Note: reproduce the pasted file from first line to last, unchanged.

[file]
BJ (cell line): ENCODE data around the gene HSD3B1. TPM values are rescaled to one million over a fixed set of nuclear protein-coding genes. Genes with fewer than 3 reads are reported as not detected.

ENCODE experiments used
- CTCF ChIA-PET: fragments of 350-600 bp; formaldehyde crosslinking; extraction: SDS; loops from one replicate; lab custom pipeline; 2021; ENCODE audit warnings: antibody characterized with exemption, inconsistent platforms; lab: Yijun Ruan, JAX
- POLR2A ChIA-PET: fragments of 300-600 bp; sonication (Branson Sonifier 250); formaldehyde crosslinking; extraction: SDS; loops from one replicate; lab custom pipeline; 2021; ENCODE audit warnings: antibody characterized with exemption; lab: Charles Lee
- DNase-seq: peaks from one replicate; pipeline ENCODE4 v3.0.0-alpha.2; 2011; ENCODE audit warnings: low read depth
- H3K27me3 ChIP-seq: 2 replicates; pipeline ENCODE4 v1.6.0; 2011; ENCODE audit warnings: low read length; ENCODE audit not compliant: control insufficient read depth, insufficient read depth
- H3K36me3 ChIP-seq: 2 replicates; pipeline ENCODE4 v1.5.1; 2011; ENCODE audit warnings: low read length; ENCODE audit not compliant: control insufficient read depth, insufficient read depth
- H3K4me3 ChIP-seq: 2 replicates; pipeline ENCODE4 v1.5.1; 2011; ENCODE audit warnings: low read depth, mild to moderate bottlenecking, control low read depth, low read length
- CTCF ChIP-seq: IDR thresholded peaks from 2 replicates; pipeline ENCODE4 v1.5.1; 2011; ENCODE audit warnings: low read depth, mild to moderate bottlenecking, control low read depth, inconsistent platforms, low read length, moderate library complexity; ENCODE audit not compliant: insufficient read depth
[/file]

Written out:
BJ (cell line): ENCODE data around the gene HSD3B1. TPM values are rescaled to one million over a fixed set of nuclear protein-coding genes. Genes with fewer than 3 reads are reported as not detected.

ENCODE experiments used
- CTCF ChIA-PET: fragments of 350-600 bp; formaldehyde crosslinking; extraction: SDS; loops from one replicate; lab custom pipeline; 2021; ENCODE audit warnings: antibody characterized with exemption, inconsistent platforms; lab: Yijun Ruan, JAX
- POLR2A ChIA-PET: fragments of 300-600 bp; sonication (Branson Sonifier 250); formaldehyde crosslinking; extraction: SDS; loops from one replicate; lab custom pipeline; 2021; ENCODE audit warnings: antibody characterized with exemption; lab: Charles Lee
- DNase-seq: peaks from one replicate; pipeline ENCODE4 v3.0.0-alpha.2; 2011; ENCODE audit warnings: low read depth
- H3K27me3 ChIP-seq: 2 replicates; pipeline ENCODE4 v1.6.0; 2011; ENCODE audit warnings: low read length; ENCODE audit not compliant: control insufficient read depth, insufficient read depth
- H3K36me3 ChIP-seq: 2 replicates; pipeline ENCODE4 v1.5.1; 2011; ENCODE audit warnings: low read length; ENCODE audit not compliant: control insufficient read depth, insufficient read depth
- H3K4me3 ChIP-seq: 2 replicates; pipeline ENCODE4 v1.5.1; 2011; ENCODE audit warnings: low read depth, mild to moderate bottlenecking, control low read depth, low read length
- CTCF ChIP-seq: IDR thresholded peaks from 2 replicates; pipeline ENCODE4 v1.5.1; 2011; ENCODE audit warnings: low read depth, mild to moderate bottlenecking, control low read depth, inconsistent platforms, low read length, moderate library complexity; ENCODE audit not compliant: insufficient read depth